Parents of Martinez boy hurt at Boston bombings speak out


The Hern couple spoke at Martinez City Hall to thank the community and also share some thoughts. They've been home for just three days after a trip to the Boston Marathon that was not just life changing, it almost cost them lives.

"My biggest want is to understand what would go through somebody's mind to do that?" Alan Hern said.

Katherine and Alan Hern are still coming to grips with what happened to their family, and to countless others in Boston.

On the day of the Boston Marathon, two bombs went off and three people were killed. An FBI photo shows one of the victims, 8-year-old Martin Richard, who was standing just a few feet away from the Hern's 12-year-old son Aaron.

"I found Aaron," said Aaron's father, Alan Hern. "Someone came over and helped me. I don't know who that person was. A belt kinda came out from behind the guy. We were able to put a tourniquet on him and get him into the ambulance pretty quickly."

Aaron's left leg was severely damaged by the second blast at the Boston Marathon and the 12-year-old still has trouble hearing. He has a hole in his eardrum from the bombing that still needs to heal. The staples have been taking out of his leg but he still has Steri-Strips.

After two surgeries he came home this week, just in time to celebrate his 12th birthday. When Aaron got out of the hospital, before they came back to the Bay Area, he visited the site of the bombings. His parents say that even those first few days in the hospital, when he could barely talk, it was obvious that he knew what had happened.

"When he talked he would ask about whether his friend was okay, whether Abigail was okay, whether Katherine finished," Alan said. "He asked about the other people who were around him. And he made gestures that he had seen what when on."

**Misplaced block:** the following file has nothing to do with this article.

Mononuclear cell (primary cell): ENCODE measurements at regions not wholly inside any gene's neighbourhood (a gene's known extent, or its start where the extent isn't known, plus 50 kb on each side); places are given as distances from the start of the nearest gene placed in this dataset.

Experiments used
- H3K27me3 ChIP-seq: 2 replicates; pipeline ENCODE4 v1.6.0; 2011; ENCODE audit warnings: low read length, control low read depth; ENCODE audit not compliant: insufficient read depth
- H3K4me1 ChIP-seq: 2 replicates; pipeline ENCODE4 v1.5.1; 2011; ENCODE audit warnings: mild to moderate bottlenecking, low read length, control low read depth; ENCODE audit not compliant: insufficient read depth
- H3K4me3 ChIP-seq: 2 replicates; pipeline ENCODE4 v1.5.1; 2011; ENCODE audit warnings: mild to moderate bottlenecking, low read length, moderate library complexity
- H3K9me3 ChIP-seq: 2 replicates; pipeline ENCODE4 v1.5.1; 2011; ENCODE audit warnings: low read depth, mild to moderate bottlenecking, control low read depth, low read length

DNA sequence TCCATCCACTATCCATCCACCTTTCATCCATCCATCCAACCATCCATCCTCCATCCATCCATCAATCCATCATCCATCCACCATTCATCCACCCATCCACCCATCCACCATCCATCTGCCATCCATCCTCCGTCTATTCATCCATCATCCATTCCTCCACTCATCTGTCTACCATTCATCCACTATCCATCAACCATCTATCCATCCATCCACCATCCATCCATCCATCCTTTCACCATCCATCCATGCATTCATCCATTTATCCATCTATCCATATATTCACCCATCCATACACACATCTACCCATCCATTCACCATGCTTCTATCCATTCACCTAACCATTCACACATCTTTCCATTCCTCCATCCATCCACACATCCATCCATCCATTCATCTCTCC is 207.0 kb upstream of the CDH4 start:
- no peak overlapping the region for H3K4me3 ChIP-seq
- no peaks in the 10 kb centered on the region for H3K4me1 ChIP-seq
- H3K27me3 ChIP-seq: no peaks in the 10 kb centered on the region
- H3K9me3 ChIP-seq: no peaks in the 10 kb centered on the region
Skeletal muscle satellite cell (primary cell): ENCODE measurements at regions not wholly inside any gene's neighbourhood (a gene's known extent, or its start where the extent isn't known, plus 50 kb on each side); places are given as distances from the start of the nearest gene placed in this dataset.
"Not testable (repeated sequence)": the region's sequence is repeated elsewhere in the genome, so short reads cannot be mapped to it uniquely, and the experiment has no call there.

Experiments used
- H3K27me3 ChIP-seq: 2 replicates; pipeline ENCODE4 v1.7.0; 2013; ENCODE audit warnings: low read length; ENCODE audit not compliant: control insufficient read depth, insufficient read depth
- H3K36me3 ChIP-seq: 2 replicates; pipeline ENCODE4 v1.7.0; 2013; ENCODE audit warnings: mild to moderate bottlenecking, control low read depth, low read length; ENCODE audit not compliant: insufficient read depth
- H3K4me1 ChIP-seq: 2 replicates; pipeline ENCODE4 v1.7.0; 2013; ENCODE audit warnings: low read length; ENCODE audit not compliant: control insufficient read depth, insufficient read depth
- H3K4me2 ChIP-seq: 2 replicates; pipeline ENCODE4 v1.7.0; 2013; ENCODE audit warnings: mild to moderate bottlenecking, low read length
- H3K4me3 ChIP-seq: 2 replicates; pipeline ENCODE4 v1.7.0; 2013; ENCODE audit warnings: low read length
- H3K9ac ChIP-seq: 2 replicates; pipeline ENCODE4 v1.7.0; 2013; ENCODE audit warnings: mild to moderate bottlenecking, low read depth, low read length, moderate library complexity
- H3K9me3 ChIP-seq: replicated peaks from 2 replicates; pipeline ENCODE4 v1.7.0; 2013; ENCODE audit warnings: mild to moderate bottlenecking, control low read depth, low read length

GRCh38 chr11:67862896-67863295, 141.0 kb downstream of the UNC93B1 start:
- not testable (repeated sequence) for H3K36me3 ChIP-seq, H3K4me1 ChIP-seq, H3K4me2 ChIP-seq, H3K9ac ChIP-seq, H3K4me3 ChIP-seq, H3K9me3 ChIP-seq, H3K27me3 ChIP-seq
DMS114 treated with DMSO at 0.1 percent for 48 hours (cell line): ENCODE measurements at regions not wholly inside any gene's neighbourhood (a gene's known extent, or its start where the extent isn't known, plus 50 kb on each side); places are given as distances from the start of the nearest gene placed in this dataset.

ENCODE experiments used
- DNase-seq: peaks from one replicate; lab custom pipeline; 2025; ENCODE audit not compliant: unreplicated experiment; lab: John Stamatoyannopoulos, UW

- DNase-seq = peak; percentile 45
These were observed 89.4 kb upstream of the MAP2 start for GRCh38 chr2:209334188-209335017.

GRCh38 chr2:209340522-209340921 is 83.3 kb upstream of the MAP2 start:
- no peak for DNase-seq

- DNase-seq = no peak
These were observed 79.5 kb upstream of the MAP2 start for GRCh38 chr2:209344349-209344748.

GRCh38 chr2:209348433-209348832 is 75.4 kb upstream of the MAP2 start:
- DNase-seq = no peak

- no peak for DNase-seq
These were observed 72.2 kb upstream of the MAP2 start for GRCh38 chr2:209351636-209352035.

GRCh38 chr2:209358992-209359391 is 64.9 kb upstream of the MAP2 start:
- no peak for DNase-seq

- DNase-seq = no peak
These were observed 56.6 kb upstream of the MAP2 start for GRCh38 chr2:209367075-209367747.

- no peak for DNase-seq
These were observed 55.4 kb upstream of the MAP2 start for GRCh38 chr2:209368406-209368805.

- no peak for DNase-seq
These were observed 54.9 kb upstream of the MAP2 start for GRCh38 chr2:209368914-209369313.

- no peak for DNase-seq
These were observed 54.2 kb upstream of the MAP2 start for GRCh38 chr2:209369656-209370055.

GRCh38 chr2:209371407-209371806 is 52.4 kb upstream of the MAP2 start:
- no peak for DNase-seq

"These are visions and memories that we'll never be able to erase for him," Katherine added. "And we've always tried to raise both our kids with a certain level of resiliency, knowing that we never tried to shield them from the bad things that are out there, we never imagined them happening to us."

On Thursday night, the sixth grader received a standing ovation at the Warriors game, and made a golden prediction, saying, "I know, they're gonna win!"

The family had courtside seats at Game 6 of the NBA playoffs between Golden State and the Denver Nuggets. The family got to meet some familiar faces, like Klay Thompson and coach Mark Jackson, and watch the Warriors warm up before the game started.

Alan says the experience was fantastic, though it was a late night. The 12-year-old was not at the press conference because he was home resting. His parents note that he is a bit uncomfortable from all the attention. They say he doesn't feel like he deserves it.

"We're just going to reintroduce him to the environment with his friends," Alan said. "And then eventually, hopefully it will be a normal thing."

The Hern's know that in the larger scheme of things, they are the lucky ones.

"As bad as it all was, we were actually the fortunate ones," Katherine said.

Aaron will have about six weeks of physical therapy. He is expected to regain full mobility. He's also hoping to return to school as soon as next week. The family notes, however, first up on the agenda this weekend is a haircut. They say his hair is still singed from the bombing.

Katherine also told us she someday might like to return to the Boston Marathon and run it, but will likely not ask her family to join her.

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